DESCRIPTION OF THE DRAWINGS

The accompanying drawings illustrate presently preferred embodiments of the invention, and together with the general description given above and the detailed description given below, serve to explain the principles of the invention. As shown throughout the drawings, like reference numerals designate like or corresponding components/parts.

FIG. 1 is a perspective view of a reconfigurable mailing machine according to the present invention.

FIG. 2 is a broken away front view of the mailing machine for revealing the various modules/stations of a mailing machine.

FIG. 3 is a broken away perspective view of a moistening/sealing module employed in a mailing machine.

FIG. 4 a is a schematic side view of a print station for a mailing machine in a first operating mode, wherein a displacement ski urges a mailpiece upwardly against a registration plate to generate a planar surface during print operations.

FIG. 4 b is a schematic side view of the print station, in a second operating mode, wherein a cutting device is pivotably mounted to the displacement ski and wherein the cutting device has been rotated to an extended position to sever an edge of the mailpiece during cutting operations.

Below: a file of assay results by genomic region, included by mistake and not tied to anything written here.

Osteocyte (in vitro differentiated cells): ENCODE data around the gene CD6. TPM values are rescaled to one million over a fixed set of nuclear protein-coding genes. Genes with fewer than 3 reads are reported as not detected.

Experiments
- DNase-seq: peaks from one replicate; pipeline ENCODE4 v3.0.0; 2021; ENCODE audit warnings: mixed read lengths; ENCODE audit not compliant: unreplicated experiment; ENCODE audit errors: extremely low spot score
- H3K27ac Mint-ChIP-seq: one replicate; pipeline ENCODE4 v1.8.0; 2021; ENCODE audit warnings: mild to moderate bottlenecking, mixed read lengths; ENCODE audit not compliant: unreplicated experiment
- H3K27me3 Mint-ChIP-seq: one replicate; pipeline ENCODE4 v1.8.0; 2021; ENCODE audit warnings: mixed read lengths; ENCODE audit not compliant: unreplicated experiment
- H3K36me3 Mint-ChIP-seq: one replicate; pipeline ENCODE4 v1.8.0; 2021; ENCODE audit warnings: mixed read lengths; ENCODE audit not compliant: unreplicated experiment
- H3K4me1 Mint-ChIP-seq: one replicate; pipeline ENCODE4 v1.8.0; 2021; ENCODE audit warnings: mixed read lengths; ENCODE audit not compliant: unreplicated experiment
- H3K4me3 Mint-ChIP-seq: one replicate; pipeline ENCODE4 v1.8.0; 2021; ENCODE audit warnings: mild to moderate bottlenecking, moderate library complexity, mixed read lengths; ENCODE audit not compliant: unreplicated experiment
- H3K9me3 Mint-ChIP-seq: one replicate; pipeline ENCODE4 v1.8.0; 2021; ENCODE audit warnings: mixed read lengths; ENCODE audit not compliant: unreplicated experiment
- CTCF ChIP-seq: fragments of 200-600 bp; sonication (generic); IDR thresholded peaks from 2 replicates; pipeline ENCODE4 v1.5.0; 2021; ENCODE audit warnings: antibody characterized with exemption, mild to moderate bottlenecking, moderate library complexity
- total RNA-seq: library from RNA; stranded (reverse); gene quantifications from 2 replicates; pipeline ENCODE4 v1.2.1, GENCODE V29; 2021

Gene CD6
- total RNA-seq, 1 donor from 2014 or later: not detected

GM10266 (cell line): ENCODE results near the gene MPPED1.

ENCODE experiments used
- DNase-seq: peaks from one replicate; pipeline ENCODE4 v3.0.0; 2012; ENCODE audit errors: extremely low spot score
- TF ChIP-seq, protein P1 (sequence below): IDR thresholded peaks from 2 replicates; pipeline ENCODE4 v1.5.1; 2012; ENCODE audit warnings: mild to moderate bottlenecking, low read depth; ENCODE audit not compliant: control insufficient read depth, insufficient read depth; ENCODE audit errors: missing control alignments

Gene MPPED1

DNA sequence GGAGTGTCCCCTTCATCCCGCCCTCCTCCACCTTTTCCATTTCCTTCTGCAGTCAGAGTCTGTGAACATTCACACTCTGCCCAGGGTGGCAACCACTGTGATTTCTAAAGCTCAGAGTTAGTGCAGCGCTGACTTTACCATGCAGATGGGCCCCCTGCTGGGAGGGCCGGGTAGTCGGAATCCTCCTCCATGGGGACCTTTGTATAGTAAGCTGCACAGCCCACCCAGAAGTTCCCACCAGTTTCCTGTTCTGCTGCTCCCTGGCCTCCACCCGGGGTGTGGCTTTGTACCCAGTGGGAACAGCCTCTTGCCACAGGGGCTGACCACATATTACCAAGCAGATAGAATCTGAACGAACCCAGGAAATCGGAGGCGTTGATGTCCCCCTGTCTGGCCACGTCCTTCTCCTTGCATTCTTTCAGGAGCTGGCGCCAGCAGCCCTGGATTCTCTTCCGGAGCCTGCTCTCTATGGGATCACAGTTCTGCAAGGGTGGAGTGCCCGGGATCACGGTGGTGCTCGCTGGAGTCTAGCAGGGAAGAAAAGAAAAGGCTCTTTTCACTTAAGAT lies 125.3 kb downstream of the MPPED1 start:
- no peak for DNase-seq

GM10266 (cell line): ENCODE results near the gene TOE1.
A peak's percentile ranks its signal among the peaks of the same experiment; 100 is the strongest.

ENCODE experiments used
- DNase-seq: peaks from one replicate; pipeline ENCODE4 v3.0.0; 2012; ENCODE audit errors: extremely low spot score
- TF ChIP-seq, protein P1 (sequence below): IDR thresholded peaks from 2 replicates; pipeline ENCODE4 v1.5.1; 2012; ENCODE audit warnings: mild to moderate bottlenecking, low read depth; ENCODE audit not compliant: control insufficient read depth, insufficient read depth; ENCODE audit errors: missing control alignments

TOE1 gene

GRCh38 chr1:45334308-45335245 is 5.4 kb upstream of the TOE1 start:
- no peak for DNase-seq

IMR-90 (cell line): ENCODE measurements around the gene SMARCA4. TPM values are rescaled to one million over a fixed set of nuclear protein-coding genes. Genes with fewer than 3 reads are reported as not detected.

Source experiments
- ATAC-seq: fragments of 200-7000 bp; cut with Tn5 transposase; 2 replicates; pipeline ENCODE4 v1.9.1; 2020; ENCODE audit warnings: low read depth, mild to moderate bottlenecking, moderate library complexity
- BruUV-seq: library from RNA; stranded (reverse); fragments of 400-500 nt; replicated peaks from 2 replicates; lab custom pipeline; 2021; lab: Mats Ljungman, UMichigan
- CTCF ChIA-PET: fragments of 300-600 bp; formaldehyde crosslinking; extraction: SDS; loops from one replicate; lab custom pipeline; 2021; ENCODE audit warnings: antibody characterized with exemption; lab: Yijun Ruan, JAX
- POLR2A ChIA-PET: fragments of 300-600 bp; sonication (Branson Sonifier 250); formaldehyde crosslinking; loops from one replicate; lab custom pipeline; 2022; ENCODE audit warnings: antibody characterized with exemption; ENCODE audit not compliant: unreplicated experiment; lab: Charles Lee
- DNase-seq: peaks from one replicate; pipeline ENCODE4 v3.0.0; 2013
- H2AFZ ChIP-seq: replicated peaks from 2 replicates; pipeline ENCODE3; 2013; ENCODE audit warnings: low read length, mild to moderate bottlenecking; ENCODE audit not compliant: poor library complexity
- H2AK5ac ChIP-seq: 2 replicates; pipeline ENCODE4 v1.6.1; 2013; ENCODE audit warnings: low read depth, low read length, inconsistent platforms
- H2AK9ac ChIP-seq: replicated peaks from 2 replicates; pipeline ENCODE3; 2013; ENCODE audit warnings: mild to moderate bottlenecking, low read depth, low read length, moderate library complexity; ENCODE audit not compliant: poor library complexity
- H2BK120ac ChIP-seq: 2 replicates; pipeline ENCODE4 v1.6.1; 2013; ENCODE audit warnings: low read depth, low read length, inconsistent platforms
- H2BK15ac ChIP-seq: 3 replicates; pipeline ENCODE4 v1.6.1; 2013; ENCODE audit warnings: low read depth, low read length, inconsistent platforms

FIG. 5 a is a partially broken away rear view of the cutting device in combination with the displacement ski wherein the cutting device is mounted to an actuation shaft which may be (i) rotated to extend the cutting device relative a displacement surface of the ski and (ii) depressed axially to retract the cutting device relative to the displacement surface.

FIG. 5 b is a sectional view taken substantially along line 5 b-5 b of FIG. 5 a illustrating a means for rotationally coupling the cutting device to the actuation shaft wherein the cutting device includes at least one key or tooth engaging an axial groove or keyway in the actuation shaft.

FIG. 5 c is a sectional view taken substantially along line 5 c-5 c of FIG. 5 illustrating a means for retaining the rotational position of the cutting device relative to the actuation shaft against the force of a biasing device tending to rotate the cutting device to a retracted position.

FIG. 5 d depicts a rear view of the displacement ski and cutting device wherein the actuation shaft is displaced axially thereby causing the key to engage a circumferential groove in the actuation shaft and rotation of the cutting device to its retracted position.

FIG. 5 e is an enlarged sectional view taken substantially along line 5 e-5 e of FIG. 5 d illustrating the movement of the tooth within the circumferential groove of the actuation shaft.

FIG. 5 f is a sectional view taken substantially along line 5 f-5 f of FIG. 5 d illustrating rotation of the cutting device from its extended to retracted positions.

FIG. 5 g is a sectional view taken substantially along line 5 g-5 g of FIG. 5 d illustrating a ratchet pawl and ratchet teeth for maintaining the rotation position of the actuation shaft when the cutting device has been rotated to an extended position.